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Novomer, Penford partner to commercialize sustainable packaging

By Bryan Sims | January 20, 2012

Renewable polymer developer Novomer Inc. and diversified specialty ingredients and industrial products manufacturer Penford Corp. have entered into a joint development agreement to commercialize sustainable packaging using a combination of starch and polypropylene carbonate-based thermoplastic polymer composites.

According to a statement by Novomer, unmodified starch use has been limited due to inherent performance characteristics, but it has long been targeted as a cost-effective renewable material for a broad range of packaging applications. When modified, specialty starches can be compatible with other polymers to extend the use and modify the properties of those polymers for targeted uses.

Novomer has developed a proprietary catalyst system that’s capable of converting waste carbon dioxide streams into polyethylene carbonate and polypropylene carbonate, the result of reacting carbon dioxide with ethylene oxide and propylene oxide, respectively. These polymers, according to Novomer, contain up to 50 percent carbon dioxide by mass and have superior mechanical and barrier properties and a chemical backbone that’s compatible, and likely synergistic, with specialty modified starch.

Penford bolstered its starch-based bioproduct segment with the completed acquisition this month of Carolina Starches LLC, which produces and sells modified starches and starch blends domestically and in several export markets. In December, Penford announced intention of purchasing a facility in Cedar Rapids, Iowa, to expand its bioproducts portfolio, which consists of fuel-grade ethanol, ethylated and oxidized starches used for coatings and binders, as well as cationic and other liquid starches used in paper production.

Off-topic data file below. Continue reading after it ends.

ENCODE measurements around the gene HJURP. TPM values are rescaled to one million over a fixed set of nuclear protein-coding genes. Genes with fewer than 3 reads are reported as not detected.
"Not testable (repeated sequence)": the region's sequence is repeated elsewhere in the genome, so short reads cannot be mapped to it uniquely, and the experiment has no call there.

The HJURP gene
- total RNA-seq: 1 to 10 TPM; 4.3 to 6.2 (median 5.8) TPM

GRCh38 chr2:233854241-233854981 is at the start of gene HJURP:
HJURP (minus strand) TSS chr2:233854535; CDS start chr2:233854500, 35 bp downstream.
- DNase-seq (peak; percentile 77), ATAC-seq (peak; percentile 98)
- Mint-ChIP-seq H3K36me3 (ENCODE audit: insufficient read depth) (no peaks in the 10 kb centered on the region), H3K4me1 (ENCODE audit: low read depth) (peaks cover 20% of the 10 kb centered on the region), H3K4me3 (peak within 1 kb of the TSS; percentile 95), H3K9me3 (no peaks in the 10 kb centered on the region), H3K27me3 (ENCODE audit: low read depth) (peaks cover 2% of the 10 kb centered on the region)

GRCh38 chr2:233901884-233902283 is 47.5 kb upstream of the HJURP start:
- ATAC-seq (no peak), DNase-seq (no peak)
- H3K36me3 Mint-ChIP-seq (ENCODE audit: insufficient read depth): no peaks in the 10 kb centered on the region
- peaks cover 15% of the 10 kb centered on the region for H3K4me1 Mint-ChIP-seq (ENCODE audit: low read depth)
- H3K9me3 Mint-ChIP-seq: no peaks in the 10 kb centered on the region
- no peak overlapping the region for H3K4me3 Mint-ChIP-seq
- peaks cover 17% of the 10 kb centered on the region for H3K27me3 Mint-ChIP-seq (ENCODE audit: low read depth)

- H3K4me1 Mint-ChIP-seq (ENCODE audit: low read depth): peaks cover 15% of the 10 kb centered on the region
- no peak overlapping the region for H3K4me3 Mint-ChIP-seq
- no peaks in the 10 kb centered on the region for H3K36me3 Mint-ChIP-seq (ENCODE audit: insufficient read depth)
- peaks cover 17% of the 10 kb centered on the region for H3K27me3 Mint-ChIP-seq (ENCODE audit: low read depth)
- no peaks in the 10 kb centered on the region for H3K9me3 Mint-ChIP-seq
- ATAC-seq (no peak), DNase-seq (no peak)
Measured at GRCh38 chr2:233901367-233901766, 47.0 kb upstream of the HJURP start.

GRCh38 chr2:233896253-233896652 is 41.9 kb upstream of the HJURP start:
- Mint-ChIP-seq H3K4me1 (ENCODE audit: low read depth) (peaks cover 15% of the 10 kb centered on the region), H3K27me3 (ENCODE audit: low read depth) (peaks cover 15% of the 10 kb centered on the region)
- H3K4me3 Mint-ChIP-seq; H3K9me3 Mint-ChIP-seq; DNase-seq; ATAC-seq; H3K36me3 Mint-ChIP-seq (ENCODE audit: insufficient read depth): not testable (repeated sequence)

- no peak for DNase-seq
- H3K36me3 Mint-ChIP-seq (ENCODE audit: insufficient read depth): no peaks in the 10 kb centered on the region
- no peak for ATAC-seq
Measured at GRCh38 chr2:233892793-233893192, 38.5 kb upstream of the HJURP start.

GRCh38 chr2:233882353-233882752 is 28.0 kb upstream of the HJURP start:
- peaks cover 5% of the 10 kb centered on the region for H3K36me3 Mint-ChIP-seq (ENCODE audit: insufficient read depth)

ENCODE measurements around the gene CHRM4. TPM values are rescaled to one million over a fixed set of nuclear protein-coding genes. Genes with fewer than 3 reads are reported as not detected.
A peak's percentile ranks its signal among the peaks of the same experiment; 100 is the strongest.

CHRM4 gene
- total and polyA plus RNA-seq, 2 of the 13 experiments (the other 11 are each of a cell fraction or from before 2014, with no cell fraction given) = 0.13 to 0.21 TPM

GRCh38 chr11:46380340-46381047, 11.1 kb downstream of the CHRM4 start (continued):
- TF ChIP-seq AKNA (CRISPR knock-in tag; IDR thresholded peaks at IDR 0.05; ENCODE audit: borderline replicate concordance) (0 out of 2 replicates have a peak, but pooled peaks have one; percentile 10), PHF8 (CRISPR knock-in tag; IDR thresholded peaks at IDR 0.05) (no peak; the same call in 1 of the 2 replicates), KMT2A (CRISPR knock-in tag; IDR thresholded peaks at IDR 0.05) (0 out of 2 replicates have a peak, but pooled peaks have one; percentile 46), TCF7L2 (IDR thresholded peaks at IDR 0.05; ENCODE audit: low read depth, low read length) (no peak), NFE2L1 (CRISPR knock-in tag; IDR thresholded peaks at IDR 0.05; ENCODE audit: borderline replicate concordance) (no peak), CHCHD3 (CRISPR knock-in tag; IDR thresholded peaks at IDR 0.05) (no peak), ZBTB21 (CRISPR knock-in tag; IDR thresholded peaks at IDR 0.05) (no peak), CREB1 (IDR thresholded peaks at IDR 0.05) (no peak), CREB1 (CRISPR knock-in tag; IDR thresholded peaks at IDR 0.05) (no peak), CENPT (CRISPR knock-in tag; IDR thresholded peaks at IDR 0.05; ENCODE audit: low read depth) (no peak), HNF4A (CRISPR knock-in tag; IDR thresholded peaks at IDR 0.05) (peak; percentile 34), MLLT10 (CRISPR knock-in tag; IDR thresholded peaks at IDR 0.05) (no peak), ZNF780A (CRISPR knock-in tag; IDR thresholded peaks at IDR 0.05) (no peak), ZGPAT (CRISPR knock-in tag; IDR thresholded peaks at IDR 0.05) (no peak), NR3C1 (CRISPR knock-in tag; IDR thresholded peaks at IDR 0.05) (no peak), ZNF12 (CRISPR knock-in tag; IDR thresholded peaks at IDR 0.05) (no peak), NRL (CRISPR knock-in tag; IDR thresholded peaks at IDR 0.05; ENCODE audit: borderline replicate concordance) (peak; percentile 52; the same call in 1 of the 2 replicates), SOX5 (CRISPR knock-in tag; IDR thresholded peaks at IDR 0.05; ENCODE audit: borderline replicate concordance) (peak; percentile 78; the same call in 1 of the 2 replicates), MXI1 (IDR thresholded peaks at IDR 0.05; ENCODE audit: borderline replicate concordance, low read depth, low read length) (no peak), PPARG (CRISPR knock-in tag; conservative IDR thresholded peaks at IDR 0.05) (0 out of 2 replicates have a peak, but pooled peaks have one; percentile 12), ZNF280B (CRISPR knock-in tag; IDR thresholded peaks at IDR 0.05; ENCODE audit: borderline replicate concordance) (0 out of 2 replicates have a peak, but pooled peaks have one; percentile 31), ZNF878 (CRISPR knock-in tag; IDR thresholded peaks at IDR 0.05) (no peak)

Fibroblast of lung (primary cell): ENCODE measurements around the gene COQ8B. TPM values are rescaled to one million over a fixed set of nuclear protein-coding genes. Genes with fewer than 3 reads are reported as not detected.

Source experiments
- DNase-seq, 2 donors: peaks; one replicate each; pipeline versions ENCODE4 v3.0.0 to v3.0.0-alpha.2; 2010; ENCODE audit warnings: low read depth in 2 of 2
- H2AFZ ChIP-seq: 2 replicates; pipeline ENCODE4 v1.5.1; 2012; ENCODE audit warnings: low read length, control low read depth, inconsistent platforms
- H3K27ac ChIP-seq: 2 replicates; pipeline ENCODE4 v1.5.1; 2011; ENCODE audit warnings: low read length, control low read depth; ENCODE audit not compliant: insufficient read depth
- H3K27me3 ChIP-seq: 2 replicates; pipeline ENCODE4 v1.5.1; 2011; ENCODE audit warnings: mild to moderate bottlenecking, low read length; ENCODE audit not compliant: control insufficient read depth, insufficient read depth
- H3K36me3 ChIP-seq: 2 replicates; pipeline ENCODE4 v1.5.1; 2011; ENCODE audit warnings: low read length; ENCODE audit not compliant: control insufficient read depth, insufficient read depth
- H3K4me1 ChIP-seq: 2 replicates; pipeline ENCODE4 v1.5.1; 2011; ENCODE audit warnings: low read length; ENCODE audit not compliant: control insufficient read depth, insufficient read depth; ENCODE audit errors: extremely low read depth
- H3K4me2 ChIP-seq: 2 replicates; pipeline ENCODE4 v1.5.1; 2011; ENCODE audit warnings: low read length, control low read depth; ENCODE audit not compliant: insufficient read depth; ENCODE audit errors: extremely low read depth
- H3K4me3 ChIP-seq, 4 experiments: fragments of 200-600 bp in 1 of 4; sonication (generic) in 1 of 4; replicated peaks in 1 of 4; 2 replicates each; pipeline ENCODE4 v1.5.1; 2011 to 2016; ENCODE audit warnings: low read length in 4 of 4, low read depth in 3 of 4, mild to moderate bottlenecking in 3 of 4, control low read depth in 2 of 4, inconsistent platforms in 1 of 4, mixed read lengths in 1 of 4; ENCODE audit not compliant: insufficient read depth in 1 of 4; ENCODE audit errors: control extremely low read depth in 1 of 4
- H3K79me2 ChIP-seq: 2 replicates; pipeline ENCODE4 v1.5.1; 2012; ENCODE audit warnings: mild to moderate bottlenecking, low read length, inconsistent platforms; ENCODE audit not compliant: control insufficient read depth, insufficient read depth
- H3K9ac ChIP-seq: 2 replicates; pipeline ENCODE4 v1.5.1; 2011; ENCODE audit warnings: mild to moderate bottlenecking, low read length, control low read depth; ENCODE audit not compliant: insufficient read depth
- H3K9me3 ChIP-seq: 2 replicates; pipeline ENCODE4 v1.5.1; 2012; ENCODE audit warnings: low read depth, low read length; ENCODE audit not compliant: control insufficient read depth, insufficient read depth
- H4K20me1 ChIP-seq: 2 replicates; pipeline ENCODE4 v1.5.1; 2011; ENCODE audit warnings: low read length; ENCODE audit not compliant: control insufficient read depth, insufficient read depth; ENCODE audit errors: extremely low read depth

In December, Penford Products Co. announced the delivery of a letter to the City of Cedar Rapids expressing the company’s interest in purchasing the Riverside Park property that is adjacent to the company’s facility, located at 1001 First Street SW in Cedar Rapids. Penford intends to use the land to support current and future growth, including growth of its business manufacturing bioproducts created from the area’s renewable resources.

“Novomer’s expertise in sustainable polymers combined with Penford’s expertise in specialty starch-based formulations provide an opportunity to create highly functional, cost-effective and renewable thermoplastics to extend or replace petroleum-based plastics in barrier film and structured articles,” commented Wallace Kunerth, chief science officer of Penford.

The two companies envision that the creation of starch-PPC composites will yield low cost, environmentally sustainable packing polymers suitable for the multi-billion dollar global packaging materials market.

“Governments and companies, especially those in packaged goods markets around the globe, continue to place a heavy emphasis on initiatives aimed at reducing carbon levels in the atmosphere and creating alternatives to petroleum-based plastics,” said Peter Shepard, executive vice president of Novomer. “We believe that the combination of Novomer’s extensive PPC technology with Penford’s lower cost, renewable specialty starch products will create truly novel and cost-effective packaging materials and a new avenue to address these market needs.”

In addition to its carbon dioxide platform, Novomer is also commercializing a homogeneous catalyst stem that combines carbon monoxide with ethylene oxide to create the chemical intermediate, propiolactone, which can be readily converted into acrylic acid, acrylate esters, butanediol or succinic acid using known technologies. Applications for these chemicals, according to Novomer, include diapers, paints, coatings, high-performance plastics and textiles with a market potential in excess of $12 billion.

 

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